Action Inquiry/Reflection

There is nothing like trying to explaining something to start really understand it yourself! I was talking to a colleague the other day about the next Ultraversity cohort of researchers (the 4th) and how we help them get to grips with action research/action inquiry as the methodology at the heart of the Ultraversity pathway: Ba., Learning, Technology and Research. For me, two of the key components are developing the practice of analytical, and reflective thinking. As a part of the action research cycle these two skills are intertwined but different.

When analysing we are seeking to classify or categorise data with the hope of then being able to identify patterns and relationships to help us interpret and explain what we see. Once the data has yielded what it can, we can more easily synthesise different sources of information from other research and from our previous experiences to help understand a particular problem or issue that we are inquiring into. Analyses helps us see the ‘wood from the trees’, synthesis helps us see the trees in the forest!

Reflection is much more than just thinking about something. At its most powerful, when we reflect we begin to dig beneath the surface and the obvious to see things from different perspectives. This can lead to real insight through challenging the assumptions and beliefs that inform our ‘first thoughts’. These ‘multiple voices’ could be thought of like the contrasting views of football pundits who have just watched the same match but arrived at very different interpretations of it. It isn’t a question of right or wrong, but an understanding that the different viewpoints or ‘lenses’ through which we see the world are legitimate and are informed by our experiences, the purpose, and the stand point from which we view something.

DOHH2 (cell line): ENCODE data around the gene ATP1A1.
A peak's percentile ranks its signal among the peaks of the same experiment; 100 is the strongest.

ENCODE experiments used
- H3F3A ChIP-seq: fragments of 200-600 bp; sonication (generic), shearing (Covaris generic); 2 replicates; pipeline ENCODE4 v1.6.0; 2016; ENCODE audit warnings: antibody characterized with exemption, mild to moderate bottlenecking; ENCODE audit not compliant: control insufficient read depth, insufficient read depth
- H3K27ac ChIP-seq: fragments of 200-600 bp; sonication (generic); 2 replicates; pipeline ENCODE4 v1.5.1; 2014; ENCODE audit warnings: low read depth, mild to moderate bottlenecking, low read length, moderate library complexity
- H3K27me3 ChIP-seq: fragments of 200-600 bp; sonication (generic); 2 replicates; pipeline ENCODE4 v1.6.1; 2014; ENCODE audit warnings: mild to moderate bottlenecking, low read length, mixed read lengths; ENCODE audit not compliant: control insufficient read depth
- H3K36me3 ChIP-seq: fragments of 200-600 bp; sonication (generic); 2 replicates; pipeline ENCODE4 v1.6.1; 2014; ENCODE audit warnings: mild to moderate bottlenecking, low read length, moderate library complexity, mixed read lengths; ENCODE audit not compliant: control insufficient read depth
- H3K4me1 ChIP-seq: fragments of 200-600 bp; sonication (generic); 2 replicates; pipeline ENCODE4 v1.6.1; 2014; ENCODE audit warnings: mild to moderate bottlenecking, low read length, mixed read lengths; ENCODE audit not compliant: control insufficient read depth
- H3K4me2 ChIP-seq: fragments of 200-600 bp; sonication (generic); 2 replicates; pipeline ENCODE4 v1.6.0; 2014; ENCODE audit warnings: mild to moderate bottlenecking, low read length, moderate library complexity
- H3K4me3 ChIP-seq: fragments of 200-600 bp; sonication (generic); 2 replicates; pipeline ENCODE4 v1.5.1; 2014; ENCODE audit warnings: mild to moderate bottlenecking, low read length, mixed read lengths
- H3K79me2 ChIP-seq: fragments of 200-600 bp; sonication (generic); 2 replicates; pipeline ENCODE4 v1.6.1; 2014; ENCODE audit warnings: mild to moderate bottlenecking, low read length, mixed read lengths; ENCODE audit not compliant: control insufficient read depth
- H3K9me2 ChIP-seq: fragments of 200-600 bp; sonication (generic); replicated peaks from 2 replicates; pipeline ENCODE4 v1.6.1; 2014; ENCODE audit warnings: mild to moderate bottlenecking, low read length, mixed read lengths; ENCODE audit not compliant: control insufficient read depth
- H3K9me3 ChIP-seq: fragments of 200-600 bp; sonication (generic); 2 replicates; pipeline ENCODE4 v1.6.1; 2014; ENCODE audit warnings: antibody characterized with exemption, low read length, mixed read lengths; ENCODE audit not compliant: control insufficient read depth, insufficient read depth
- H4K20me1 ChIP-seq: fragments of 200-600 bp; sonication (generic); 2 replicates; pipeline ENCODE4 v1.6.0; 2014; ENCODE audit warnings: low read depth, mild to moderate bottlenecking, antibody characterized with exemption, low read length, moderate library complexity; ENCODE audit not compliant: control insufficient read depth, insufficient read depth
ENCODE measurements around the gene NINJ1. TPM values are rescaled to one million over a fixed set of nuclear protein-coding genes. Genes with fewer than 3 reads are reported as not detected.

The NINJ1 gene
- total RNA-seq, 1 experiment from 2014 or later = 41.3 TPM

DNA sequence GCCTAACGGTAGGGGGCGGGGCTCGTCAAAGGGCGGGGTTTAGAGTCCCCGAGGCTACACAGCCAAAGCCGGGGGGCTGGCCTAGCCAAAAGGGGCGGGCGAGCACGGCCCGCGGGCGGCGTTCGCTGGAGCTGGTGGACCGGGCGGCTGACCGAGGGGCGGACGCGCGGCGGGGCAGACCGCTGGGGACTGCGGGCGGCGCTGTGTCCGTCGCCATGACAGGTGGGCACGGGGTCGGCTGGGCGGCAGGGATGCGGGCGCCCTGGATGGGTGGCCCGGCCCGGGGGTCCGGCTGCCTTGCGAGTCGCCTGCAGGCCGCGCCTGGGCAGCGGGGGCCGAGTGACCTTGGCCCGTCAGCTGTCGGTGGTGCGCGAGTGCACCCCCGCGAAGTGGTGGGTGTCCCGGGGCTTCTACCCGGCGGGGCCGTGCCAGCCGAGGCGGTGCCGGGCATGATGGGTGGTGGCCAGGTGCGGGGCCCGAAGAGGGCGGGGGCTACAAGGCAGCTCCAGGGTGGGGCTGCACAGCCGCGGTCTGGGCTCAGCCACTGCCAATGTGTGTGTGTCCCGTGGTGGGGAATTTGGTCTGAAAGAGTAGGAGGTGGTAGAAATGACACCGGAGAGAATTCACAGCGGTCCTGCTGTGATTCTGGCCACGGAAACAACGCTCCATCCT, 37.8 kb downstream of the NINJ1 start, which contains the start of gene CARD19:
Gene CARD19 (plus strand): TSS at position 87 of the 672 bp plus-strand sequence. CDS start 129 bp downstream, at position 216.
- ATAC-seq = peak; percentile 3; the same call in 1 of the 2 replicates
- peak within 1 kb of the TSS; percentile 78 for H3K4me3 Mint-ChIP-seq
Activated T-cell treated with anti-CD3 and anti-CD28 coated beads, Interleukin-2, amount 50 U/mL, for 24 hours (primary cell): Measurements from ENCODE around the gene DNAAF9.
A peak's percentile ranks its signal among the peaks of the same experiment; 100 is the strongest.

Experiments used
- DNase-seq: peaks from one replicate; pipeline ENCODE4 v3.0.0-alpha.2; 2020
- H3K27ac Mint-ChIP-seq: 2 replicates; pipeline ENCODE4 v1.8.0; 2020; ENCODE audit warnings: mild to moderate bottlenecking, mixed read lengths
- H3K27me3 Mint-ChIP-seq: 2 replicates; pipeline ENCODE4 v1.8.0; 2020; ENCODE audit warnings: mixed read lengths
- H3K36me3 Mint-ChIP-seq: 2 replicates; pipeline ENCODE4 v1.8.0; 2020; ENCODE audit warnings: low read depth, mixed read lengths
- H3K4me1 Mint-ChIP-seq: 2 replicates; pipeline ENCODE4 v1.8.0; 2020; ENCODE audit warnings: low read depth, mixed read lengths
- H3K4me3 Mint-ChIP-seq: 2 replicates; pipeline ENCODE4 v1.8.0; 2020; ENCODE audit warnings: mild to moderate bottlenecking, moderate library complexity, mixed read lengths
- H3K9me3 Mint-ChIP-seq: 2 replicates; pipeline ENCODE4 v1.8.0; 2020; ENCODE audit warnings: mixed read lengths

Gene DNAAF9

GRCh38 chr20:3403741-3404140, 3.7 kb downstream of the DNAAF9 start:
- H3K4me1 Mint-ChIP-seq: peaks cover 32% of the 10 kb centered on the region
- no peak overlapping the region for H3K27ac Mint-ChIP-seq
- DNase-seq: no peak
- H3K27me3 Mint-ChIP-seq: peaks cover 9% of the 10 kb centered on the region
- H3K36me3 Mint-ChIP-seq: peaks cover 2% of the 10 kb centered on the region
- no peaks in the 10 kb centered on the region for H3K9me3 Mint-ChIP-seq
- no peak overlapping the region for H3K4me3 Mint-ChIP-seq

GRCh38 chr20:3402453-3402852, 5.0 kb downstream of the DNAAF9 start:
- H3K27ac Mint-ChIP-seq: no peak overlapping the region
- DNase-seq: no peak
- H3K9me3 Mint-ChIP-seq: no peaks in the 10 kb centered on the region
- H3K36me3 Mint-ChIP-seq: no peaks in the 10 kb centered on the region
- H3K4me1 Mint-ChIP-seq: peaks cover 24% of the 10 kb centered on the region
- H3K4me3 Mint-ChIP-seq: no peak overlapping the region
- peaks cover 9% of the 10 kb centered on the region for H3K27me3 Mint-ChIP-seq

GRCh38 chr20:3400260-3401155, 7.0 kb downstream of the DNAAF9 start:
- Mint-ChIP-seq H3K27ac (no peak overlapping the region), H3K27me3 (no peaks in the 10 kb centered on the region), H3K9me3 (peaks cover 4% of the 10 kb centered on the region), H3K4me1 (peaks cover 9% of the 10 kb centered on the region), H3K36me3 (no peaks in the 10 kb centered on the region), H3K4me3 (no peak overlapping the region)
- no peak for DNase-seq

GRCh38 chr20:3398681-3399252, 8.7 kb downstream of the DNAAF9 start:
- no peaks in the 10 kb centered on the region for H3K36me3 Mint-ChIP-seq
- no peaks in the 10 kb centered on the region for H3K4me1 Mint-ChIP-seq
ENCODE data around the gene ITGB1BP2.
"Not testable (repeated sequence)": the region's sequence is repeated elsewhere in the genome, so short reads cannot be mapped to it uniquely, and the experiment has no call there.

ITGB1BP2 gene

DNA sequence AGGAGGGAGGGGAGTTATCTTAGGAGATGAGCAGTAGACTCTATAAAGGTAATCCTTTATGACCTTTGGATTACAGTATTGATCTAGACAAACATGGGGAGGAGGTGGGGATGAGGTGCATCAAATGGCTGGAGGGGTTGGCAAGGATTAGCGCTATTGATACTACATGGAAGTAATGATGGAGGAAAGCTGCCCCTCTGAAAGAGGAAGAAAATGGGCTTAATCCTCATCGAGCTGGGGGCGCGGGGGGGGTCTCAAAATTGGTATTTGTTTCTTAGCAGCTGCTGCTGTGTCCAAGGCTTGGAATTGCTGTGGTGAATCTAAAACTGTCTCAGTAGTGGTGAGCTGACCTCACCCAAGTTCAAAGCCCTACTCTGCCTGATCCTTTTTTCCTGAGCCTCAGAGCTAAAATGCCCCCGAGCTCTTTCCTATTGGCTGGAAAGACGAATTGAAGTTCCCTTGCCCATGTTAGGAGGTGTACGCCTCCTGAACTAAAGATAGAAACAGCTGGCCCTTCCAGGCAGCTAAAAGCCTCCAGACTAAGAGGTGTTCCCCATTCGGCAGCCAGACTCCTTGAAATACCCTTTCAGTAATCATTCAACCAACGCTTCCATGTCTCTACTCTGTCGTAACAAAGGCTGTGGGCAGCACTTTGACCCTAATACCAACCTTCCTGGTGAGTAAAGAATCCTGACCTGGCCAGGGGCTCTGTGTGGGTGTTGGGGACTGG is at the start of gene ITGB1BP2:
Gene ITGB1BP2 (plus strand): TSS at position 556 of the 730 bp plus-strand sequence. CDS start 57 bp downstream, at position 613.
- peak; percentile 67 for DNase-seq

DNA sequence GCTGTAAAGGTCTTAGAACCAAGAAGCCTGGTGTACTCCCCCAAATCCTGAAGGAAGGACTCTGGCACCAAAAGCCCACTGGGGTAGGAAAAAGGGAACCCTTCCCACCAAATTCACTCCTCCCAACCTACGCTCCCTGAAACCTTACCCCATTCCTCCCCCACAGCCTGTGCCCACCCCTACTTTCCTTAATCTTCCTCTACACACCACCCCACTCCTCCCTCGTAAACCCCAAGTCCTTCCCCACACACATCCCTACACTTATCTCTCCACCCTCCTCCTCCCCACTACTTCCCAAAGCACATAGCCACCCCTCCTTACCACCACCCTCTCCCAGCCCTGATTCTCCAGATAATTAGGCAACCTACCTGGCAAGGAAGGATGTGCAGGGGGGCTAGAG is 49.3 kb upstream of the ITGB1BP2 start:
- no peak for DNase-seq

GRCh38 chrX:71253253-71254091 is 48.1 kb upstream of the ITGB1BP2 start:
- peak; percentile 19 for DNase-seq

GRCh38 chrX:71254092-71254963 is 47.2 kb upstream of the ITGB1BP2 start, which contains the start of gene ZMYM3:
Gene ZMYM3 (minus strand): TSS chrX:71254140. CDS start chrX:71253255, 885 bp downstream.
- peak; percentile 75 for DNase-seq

On the one hand we have interpretation through a process of analysis, and on the other hand insight through a process of reflection. Both equally important aspects of action research, both requiring practice to develop the skills required. The above diagram implies linearity, but in reality the process is likely to be a fluid and intertwined one with analysis feeding reflection and reflection feeding analysis.

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